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WOD instructor and lifting champ, Adrian, is giving me a pep talk before I embark on his weight-lifting classes. He’s listing the aches and pains I might experience through regular strength-training, whilst his wrist is taped up from a recent lifting injury. You’d think I was about to enter World’s Strongest Woman. I remain super excited to start practicing deadlifts and snatches, and immediately purchase some weight-lifting gloves online. Aching joints? No problem. Rough skin? Absolutely not.

Before ONE LDN, my weight training regime was virtually non-existent ( I’d say ‘Cardio Queen’ was an apt description). The weights zone was a ‘man-area’, and a minefield of awkward moments and obscure exercises waiting to happen. I stuck with cardio for years and maintained an irrational fear of the squat rack. Even in a weightlifting class, I was a disaster waiting to happen, once even hurling – accidentally – a loaded bar at the studio windows whilst attempting a clean and jerk. It was PT Chris who pushed me out of my comfort zone, fitting in dreaded weighted lunges, step-ups, and hamstring curls into each training session.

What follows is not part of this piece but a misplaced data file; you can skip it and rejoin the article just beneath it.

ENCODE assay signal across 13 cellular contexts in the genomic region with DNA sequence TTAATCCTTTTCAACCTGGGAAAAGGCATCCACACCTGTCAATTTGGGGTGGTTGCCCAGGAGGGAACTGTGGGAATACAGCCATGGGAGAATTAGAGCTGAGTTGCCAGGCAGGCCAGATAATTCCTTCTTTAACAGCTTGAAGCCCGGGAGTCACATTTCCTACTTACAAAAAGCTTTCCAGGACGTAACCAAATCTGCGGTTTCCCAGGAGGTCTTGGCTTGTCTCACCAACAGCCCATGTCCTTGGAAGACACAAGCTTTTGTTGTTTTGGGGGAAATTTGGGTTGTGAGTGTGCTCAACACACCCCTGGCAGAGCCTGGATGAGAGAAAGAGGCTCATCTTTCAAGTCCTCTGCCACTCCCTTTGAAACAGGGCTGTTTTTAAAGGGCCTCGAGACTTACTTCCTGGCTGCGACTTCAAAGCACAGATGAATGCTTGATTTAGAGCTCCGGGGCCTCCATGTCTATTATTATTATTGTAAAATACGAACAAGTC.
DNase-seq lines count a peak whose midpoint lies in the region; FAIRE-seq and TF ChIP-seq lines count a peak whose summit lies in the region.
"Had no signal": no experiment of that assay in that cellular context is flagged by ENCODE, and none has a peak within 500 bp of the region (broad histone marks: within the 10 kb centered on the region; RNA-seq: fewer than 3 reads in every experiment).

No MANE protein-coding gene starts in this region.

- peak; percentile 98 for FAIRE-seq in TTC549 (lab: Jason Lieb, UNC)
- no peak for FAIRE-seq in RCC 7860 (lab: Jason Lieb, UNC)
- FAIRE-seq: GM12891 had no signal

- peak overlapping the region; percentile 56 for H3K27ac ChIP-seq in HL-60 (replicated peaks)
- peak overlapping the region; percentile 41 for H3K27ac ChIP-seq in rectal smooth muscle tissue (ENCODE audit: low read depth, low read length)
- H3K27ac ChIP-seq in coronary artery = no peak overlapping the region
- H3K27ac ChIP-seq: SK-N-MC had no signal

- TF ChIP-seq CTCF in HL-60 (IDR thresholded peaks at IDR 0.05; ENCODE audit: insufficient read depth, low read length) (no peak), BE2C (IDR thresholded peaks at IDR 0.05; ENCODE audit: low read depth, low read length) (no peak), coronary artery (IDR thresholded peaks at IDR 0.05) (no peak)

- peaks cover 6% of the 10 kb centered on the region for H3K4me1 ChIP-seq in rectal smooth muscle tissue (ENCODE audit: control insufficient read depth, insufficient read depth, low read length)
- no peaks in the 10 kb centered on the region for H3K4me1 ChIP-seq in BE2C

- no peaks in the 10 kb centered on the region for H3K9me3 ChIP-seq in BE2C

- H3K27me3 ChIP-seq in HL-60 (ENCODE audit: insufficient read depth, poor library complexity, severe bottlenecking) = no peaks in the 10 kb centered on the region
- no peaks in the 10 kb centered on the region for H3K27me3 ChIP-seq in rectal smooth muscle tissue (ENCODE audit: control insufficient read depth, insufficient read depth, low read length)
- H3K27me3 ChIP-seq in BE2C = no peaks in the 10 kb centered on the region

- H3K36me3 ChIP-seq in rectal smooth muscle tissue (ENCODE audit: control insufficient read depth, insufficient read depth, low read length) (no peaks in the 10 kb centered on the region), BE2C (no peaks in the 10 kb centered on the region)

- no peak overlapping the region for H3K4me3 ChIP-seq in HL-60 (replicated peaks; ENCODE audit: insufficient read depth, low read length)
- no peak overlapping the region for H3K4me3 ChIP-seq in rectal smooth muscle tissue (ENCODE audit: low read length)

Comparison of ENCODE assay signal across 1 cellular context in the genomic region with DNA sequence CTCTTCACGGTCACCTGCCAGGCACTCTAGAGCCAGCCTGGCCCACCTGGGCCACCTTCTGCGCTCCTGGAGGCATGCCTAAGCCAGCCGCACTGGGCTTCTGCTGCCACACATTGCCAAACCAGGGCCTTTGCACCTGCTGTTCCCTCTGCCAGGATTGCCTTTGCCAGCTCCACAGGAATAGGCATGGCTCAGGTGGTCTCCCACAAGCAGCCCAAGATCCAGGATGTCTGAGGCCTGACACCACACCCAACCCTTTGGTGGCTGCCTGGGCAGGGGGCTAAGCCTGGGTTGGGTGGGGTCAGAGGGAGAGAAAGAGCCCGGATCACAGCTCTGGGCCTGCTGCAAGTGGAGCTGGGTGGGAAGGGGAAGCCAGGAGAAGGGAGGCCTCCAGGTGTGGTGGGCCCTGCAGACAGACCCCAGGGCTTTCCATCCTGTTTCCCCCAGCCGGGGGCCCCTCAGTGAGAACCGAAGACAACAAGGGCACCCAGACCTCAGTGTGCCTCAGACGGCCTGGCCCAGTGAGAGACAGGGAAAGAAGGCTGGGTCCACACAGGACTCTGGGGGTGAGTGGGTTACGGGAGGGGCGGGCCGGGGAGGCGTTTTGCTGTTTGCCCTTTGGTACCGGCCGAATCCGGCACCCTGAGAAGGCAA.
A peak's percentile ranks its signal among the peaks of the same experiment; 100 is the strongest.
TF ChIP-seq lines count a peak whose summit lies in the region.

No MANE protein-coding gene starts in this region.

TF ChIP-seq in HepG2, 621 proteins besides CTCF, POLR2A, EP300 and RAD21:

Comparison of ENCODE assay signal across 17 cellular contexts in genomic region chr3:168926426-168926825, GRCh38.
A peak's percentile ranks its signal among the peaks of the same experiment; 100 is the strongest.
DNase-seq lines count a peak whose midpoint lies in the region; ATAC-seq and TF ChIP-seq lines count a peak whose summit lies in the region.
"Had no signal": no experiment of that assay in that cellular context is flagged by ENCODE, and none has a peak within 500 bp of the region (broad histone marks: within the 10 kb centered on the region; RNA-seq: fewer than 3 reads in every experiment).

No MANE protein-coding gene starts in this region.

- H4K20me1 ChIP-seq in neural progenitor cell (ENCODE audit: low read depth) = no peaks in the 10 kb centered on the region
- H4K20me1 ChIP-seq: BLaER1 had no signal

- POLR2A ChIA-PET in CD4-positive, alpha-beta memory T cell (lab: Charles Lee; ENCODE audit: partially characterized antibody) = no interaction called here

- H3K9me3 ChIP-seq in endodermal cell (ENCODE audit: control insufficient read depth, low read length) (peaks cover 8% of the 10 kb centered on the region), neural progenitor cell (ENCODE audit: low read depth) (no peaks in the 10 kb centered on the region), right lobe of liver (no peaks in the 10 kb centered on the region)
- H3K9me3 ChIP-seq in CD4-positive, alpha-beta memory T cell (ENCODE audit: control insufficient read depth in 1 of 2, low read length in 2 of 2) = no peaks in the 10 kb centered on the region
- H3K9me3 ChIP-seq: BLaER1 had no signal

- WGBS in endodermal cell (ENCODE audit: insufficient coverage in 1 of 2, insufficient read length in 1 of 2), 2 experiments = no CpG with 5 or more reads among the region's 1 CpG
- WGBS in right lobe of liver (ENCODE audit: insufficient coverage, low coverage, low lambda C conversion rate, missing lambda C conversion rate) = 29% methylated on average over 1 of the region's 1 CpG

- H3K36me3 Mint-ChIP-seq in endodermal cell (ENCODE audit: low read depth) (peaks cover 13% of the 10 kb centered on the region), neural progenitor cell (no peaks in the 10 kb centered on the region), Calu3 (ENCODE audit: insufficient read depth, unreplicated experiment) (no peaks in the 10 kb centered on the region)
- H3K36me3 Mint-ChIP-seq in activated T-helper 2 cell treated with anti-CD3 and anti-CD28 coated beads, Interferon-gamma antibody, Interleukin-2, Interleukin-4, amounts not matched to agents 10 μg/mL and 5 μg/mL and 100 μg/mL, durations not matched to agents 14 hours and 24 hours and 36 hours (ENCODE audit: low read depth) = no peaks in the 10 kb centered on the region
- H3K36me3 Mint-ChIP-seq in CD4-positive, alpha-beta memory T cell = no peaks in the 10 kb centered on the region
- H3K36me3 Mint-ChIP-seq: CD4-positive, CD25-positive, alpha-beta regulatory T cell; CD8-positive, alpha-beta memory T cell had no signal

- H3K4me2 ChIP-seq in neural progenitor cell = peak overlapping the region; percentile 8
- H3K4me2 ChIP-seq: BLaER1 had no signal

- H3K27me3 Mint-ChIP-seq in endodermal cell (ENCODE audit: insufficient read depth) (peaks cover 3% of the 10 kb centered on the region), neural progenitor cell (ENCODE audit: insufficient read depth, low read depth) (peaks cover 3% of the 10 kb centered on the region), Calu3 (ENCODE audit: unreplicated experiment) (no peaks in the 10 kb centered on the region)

Over the past year I have gone from wobbly squats to those a sumo wrestler would be proud of. My knees don’t cave in when I’m deadlifting, my back is straighter, and my planks and push-ups have gone from saggy to solid. I feel comforted that weight-training helps anti-aging; that my goals of a decent set of biceps and a washboard stomach are more likely to be achieved through strength-training rather than obsessive cardio; and the idea that I’m burning fat for hours after my workout thanks to greater muscle mass and an increased metabolism. I feel stronger, meaner, leaner, and I can run for longer and tirelessly (strong quads right there).

I don’t have a shredded six pack, rippling biceps, the ability to lift a double decker bus (or even complete an unassisted pull-up…yet). At times it feels like an uphill struggle, and I’m one impatient gym bunny. But when I look back at the last 10 months, it’s been a journey about self-acceptance and confidence, not just strength and achieving a body fat mass lower than 19%. I doubt I’ll ever return to doing a workout session that evolves totally around cardio - I’ve come too far to regress back to running like a hamster in a cardio wheel of doom. Now I’m pursuing actual, tangible goals to become the strongest me that I can be. Whilst my hatred for the squat rack hasn't changed, my workout regime has, and not only is it fun - it’s maintainable.

By Connie Foster-Hall

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